Asana & Pranayama: Outsmarting Procrastination

peter gabriel

Asanas for Getting Started

Yes, that IS Peter Gabriel in the image above. Why, you ask? Because asanas for getting started are all about turning yourself upside down and rewiring the mind, and, in the above video, Peter Gabriel does just that.

If you feel stuck and need a little momentum, one of the best things you can do is go upside down. Literally. Try doing one of the following three poses. Keep your eyes open while you’re there and, if you can, do them outside.

1. Uttanasana (forward fold). Note: if you’re outside for this one, make sure to position yourself so as not to send an unwitting message to your neighbors. ‘Nuff said.

2. Handstand against the wall…but look across the room instead of down at the ground.

3. Downward Dog (technically an inversion).

The longer we hold inversions, the more our minds slide into a new way of seeing. Sky becomes ground; earth becomes sky. When we release the pose, there’s often that crisp, clear feeling that comes from being vibrantly awake and aware. This is a brilliant way to start anything.

Back to Peter Gabriel. Those of you who know me know my almost obsessive fondness for soundtracking life. Which translates to: here’s the perfect song (and video) for looking at the world from a new perspective. Click on Peter to watch, and check out what happens about three minutes in. Talk about inversions! Rock ‘n’ roll, baby.

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Creativity Jumpstart: Outsmarting Procrastination

creativity jumpstart

Creativity Jumpstart

 

Just like going upside down helps us see the world in a new way, breaking out of the usual ways of using our brain can help us open up channels of creativity. If you’re feeling stuck or resistant to writing, try this mind-switch exercise before you start (thanks to fabulous author Jennifer Bosworth for this idea): Get a large-ish piece of scratch paper. Crumple it up. Put it down.

Now, without trying to make it perfect, draw the crumpled piece of paper, with all its creases and valleys.

When you are done, put the drawing aside and spend 15 minutes writing down the most important ideas for whatever it is you want to write. If you feel so inclined, keep writing.

 

 

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Letter from Lori: Outsmarting Procrastination

loripicWelcome to the debut issue of theYoga:edit newsletter and the launch of Yoga:edit, offering editing services for the yoga community–for yogis, by yogis. I’m so excited to start offering this editing work, which I’ve done on the side for years, as an “official” business. I’ve also been super-excited to get this newsletter up and running…and here it is!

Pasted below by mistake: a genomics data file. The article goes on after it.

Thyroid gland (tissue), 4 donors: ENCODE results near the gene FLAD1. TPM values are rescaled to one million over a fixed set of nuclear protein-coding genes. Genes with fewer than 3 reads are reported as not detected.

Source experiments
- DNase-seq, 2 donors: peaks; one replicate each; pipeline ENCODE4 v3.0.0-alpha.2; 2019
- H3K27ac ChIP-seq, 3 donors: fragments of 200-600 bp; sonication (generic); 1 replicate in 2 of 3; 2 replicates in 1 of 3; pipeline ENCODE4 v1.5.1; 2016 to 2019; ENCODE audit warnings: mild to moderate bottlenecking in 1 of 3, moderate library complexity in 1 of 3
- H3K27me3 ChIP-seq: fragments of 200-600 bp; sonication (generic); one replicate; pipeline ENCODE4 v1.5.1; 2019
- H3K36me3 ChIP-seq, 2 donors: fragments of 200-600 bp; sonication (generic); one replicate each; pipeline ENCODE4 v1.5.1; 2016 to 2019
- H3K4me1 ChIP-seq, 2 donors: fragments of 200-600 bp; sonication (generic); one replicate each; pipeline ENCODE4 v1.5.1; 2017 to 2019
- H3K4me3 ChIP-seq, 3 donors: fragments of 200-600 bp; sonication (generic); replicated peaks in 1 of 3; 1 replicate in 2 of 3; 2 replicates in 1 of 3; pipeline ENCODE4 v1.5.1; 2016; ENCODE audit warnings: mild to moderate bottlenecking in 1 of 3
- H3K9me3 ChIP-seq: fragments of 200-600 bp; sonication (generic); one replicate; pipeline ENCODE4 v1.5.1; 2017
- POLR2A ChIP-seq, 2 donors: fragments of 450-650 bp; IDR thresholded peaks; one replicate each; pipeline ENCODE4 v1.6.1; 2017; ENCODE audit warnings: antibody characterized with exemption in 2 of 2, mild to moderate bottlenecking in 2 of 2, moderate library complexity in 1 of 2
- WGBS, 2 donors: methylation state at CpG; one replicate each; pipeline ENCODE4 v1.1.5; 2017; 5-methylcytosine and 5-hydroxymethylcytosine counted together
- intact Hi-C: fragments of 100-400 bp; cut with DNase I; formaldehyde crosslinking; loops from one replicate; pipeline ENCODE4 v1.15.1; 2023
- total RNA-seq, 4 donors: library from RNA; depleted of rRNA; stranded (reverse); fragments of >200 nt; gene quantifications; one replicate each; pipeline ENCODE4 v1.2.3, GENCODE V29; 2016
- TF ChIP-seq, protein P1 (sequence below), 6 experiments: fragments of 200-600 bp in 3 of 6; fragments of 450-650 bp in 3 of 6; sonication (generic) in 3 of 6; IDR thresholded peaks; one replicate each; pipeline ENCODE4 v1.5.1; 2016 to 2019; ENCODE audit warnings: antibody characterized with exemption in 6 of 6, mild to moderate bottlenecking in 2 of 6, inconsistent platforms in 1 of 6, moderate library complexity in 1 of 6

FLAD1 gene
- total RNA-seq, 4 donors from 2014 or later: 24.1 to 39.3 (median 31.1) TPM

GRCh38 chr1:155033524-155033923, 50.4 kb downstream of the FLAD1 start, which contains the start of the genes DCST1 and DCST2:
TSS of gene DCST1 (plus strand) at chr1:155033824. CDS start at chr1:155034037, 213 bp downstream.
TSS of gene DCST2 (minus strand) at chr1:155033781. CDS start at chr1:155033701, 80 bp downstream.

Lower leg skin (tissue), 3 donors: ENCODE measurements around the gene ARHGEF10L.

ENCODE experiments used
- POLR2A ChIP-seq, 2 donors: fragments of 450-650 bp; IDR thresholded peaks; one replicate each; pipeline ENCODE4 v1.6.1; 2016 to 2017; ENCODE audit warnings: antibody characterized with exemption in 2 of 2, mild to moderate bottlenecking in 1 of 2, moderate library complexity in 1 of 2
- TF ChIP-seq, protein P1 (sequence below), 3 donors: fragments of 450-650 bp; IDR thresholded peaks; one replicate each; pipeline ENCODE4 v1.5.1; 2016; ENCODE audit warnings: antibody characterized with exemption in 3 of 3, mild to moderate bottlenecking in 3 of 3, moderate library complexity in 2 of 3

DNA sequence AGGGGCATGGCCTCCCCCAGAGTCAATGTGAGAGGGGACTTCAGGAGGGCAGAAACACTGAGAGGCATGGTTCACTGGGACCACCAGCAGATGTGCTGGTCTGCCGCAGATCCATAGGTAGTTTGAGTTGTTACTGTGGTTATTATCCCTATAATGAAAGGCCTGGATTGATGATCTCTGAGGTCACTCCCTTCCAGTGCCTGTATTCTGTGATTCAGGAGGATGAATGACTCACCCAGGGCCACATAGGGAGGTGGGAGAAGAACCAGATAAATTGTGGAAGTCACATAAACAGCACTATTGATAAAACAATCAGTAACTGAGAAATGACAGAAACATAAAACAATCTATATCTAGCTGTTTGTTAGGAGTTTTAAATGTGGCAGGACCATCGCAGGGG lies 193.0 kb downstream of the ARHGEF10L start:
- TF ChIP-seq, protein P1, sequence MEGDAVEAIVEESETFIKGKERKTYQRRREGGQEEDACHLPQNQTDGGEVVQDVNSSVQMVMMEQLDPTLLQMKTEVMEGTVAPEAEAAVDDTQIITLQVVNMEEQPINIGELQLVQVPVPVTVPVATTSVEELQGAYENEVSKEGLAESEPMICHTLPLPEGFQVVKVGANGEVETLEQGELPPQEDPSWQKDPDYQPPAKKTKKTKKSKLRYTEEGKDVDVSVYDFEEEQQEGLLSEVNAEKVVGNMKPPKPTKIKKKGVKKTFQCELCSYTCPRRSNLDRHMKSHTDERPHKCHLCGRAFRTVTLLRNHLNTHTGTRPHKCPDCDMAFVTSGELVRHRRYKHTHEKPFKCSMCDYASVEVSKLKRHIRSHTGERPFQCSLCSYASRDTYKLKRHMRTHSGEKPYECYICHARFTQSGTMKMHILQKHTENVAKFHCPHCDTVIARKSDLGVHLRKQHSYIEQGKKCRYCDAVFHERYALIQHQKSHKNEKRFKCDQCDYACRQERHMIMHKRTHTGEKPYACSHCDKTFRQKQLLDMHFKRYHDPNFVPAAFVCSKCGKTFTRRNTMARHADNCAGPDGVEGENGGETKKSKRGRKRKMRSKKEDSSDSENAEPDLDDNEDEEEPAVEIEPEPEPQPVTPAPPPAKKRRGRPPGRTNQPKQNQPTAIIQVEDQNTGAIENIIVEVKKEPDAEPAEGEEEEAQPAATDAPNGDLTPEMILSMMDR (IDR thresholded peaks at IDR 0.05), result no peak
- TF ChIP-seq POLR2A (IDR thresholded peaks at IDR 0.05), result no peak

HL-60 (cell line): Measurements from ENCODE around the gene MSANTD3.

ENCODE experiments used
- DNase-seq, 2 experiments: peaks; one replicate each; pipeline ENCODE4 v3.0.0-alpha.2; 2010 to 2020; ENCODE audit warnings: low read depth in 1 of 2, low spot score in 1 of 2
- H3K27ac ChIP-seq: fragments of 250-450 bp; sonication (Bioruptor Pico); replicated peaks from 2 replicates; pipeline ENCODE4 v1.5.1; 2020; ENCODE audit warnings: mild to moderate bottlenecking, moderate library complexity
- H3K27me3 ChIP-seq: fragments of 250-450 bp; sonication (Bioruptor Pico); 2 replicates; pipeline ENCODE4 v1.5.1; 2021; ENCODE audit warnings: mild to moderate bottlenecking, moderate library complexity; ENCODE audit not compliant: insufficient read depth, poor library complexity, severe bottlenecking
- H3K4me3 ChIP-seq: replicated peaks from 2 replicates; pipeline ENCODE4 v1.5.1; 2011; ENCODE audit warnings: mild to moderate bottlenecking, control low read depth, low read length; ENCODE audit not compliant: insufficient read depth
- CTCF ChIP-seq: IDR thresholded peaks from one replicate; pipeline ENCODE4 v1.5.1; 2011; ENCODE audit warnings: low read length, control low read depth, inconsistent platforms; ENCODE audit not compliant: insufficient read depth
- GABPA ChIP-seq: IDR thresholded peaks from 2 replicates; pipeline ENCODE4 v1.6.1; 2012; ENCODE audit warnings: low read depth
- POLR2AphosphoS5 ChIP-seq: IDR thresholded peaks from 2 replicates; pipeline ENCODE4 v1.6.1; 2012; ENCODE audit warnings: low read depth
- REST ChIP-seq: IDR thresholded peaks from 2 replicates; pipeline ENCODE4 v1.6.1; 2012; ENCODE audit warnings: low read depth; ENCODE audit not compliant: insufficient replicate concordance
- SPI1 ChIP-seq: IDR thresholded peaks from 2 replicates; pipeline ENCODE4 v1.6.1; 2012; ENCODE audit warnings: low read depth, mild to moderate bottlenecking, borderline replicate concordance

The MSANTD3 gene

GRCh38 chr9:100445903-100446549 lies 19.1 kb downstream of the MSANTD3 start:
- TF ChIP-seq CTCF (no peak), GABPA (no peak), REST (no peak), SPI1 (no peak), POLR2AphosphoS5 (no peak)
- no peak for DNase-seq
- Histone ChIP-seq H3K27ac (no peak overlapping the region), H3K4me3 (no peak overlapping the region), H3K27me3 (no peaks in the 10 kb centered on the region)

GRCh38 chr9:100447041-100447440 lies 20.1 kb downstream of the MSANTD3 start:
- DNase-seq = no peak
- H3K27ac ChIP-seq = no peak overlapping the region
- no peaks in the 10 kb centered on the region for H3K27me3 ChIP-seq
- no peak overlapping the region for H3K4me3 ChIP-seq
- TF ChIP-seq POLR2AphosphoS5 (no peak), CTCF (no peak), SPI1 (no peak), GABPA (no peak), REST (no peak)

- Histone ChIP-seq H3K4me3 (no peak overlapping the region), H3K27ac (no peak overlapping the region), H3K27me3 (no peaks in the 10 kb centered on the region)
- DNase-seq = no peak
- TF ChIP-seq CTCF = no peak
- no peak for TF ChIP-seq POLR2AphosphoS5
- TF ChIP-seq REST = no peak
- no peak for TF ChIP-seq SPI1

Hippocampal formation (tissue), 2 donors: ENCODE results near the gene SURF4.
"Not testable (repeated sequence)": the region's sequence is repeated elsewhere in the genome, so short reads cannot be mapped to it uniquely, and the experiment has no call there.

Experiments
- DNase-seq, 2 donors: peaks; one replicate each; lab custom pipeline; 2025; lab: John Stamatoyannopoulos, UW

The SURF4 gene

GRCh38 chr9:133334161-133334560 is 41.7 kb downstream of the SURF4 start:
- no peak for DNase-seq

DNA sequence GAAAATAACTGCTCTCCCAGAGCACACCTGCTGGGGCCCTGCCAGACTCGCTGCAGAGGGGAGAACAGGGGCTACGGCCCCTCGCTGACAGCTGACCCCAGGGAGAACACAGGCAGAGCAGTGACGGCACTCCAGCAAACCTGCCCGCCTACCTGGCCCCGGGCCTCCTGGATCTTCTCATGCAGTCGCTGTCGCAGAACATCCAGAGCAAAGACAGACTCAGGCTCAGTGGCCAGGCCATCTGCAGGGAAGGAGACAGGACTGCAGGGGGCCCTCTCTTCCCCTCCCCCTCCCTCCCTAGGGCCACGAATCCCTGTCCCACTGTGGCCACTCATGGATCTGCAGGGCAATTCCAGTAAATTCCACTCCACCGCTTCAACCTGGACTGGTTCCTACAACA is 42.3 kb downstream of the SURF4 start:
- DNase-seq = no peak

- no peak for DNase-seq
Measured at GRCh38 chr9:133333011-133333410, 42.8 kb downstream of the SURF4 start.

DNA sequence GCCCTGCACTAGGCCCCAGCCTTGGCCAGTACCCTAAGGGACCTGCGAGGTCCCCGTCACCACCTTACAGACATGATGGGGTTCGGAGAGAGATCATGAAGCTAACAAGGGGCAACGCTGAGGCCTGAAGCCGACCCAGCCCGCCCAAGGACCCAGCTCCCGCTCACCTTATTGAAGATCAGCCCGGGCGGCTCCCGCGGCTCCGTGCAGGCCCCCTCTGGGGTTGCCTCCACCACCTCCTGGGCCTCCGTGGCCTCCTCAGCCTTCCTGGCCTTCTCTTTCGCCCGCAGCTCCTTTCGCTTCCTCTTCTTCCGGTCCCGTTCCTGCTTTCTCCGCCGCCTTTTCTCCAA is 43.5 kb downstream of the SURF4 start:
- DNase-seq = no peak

But perhaps this sounds familiar: When I opened my laptop to start writing, I realized that I hadn’t yet responded to an important email, so I took a minute to do that. And then I was thirsty, so I got up to get some water, and…huh. My ice cube trays are almost empty. I’ll just take a sec to fill them up. Oh, and that basil in the window? Looking kind of wilted. Better water it.
Now I’m back at my computer, ready to write. But…hmm. I haven’t checked Facebook lately. Hey, someone posted an article on writing. I’ll read that first; maybe it will give me some good ideas. And…oh wait. It’s time for me to go teach.
Guess I’ll start the newsletter tomorrow.
It’s amazing all the things we can find to do when faced with starting a project, even one we want to do. It happens to everyone. This issue is dedicated to the idea of getting started, which, as we all know, can sometimes be a little daunting.
My teacher Max Strom always reminds us to add this simple phrase onto the end of any request we make of the universe: and let me enjoy the process. So whether you’re just starting out on the task of writing your first brochure or manual, or you’re a successful, published author, here is my wish for you: may the thoughts and ideas herein help you begin…and may you enjoy the process.
Much love,
Lori
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Top 5 Ways: Outsmarting Procrastination

Top 5 Ways to Get Started Writing Your…(fill in the blank)
writer's desk
Sometimes getting started is the hardest part. If you find yourself needing to outsmart procrastination, here are a few things to try.

1. For two to five minutes before you start writing, find stillness. I don’t mean sit in meditation, although that’s okay too. I mean simply become physically still for two to five minutes. Thinking or not thinking are both fine. When you feel the energy shift, start writing. The calmness might lead you somewhere amazing.

2. Set a timer for 15 minutes. You can do anything for 15 minutes, right? (Well, maybe not Scorpion Pose. But you know what I mean). Then just start writing. Don’t worry about whether it’s good; just write. When the timer goes off, stop. You’ll be amazed how much you can get done in focused 15-minute intervals.

  3. This is a biggie to getting going: separate the practice of writing from the practice of editing.Writing involves putting words down on paper.Editing involves making them clear. So when you’re writing, write; don’t edit! Don’t worry about whether it makes sense to anyone but you. You can (and should) come back later to revise.

4. The first sentence is often the hardest to write (it’s that getting-started thing), so start in the middle, with something that excites you. Most writers find the true beginning of their work after writing a bunch of unnecessary stuff first.

5. My personal fave: Choose something on your to-do list that you really, really, really don’t want to do. Set aside time to do that yucky thing. Then, instead of doing it, let writing be your way to procrastinate. (Seriously. If you can trick your brain, this totally works!)

However you do it, knowing you’ve started will feel wonderful. I guarantee it.

 

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